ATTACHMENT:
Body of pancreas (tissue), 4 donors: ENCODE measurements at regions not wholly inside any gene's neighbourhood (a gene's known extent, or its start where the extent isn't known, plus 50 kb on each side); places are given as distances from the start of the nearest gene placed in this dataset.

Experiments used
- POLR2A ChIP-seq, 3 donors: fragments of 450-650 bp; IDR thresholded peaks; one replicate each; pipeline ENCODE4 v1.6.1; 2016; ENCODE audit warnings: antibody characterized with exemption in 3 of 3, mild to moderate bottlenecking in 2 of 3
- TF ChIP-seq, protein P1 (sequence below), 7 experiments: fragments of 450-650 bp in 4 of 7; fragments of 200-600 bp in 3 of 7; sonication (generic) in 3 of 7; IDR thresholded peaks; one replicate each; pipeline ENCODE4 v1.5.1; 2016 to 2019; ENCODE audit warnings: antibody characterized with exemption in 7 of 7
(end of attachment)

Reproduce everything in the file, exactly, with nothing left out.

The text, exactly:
Body of pancreas (tissue), 4 donors: ENCODE measurements at regions not wholly inside any gene's neighbourhood (a gene's known extent, or its start where the extent isn't known, plus 50 kb on each side); places are given as distances from the start of the nearest gene placed in this dataset.

Experiments used
- POLR2A ChIP-seq, 3 donors: fragments of 450-650 bp; IDR thresholded peaks; one replicate each; pipeline ENCODE4 v1.6.1; 2016; ENCODE audit warnings: antibody characterized with exemption in 3 of 3, mild to moderate bottlenecking in 2 of 3
- TF ChIP-seq, protein P1 (sequence below), 7 experiments: fragments of 450-650 bp in 4 of 7; fragments of 200-600 bp in 3 of 7; sonication (generic) in 3 of 7; IDR thresholded peaks; one replicate each; pipeline ENCODE4 v1.5.1; 2016 to 2019; ENCODE audit warnings: antibody characterized with exemption in 7 of 7